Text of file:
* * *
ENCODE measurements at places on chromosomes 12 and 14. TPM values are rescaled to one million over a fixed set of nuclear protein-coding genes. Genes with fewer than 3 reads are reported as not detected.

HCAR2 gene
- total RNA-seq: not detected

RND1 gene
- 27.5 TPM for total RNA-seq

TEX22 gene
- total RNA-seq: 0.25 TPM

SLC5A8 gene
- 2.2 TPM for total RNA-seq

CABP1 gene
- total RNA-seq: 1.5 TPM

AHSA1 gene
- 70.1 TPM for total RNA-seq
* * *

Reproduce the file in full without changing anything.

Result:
ENCODE measurements at places on chromosomes 12 and 14. TPM values are rescaled to one million over a fixed set of nuclear protein-coding genes. Genes with fewer than 3 reads are reported as not detected.

HCAR2 gene
- total RNA-seq: not detected

RND1 gene
- 27.5 TPM for total RNA-seq

TEX22 gene
- total RNA-seq: 0.25 TPM

SLC5A8 gene
- 2.2 TPM for total RNA-seq

CABP1 gene
- total RNA-seq: 1.5 TPM

AHSA1 gene
- 70.1 TPM for total RNA-seq